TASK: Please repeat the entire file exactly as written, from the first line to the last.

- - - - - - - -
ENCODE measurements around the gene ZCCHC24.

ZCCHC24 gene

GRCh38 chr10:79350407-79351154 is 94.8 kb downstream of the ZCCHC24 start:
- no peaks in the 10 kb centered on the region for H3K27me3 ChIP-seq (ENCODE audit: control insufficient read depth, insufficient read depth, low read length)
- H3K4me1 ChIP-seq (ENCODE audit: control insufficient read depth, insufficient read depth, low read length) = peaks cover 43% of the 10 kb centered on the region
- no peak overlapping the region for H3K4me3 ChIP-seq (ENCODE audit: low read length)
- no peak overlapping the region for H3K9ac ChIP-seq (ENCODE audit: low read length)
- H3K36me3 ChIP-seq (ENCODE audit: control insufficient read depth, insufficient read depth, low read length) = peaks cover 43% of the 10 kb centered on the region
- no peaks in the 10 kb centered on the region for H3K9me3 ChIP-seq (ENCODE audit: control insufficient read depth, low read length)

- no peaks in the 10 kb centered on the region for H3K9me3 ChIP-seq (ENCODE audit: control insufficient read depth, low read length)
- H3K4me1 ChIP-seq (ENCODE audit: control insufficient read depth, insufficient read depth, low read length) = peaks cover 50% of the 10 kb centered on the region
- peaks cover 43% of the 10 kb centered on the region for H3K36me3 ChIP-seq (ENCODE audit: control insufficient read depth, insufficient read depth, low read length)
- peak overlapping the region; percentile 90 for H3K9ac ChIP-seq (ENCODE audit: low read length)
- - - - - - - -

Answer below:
ENCODE measurements around the gene ZCCHC24.

ZCCHC24 gene

GRCh38 chr10:79350407-79351154 is 94.8 kb downstream of the ZCCHC24 start:
- no peaks in the 10 kb centered on the region for H3K27me3 ChIP-seq (ENCODE audit: control insufficient read depth, insufficient read depth, low read length)
- H3K4me1 ChIP-seq (ENCODE audit: control insufficient read depth, insufficient read depth, low read length) = peaks cover 43% of the 10 kb centered on the region
- no peak overlapping the region for H3K4me3 ChIP-seq (ENCODE audit: low read length)
- no peak overlapping the region for H3K9ac ChIP-seq (ENCODE audit: low read length)
- H3K36me3 ChIP-seq (ENCODE audit: control insufficient read depth, insufficient read depth, low read length) = peaks cover 43% of the 10 kb centered on the region
- no peaks in the 10 kb centered on the region for H3K9me3 ChIP-seq (ENCODE audit: control insufficient read depth, low read length)

- no peaks in the 10 kb centered on the region for H3K9me3 ChIP-seq (ENCODE audit: control insufficient read depth, low read length)
- H3K4me1 ChIP-seq (ENCODE audit: control insufficient read depth, insufficient read depth, low read length) = peaks cover 50% of the 10 kb centered on the region
- peaks cover 43% of the 10 kb centered on the region for H3K36me3 ChIP-seq (ENCODE audit: control insufficient read depth, insufficient read depth, low read length)
- peak overlapping the region; percentile 90 for H3K9ac ChIP-seq (ENCODE audit: low read length)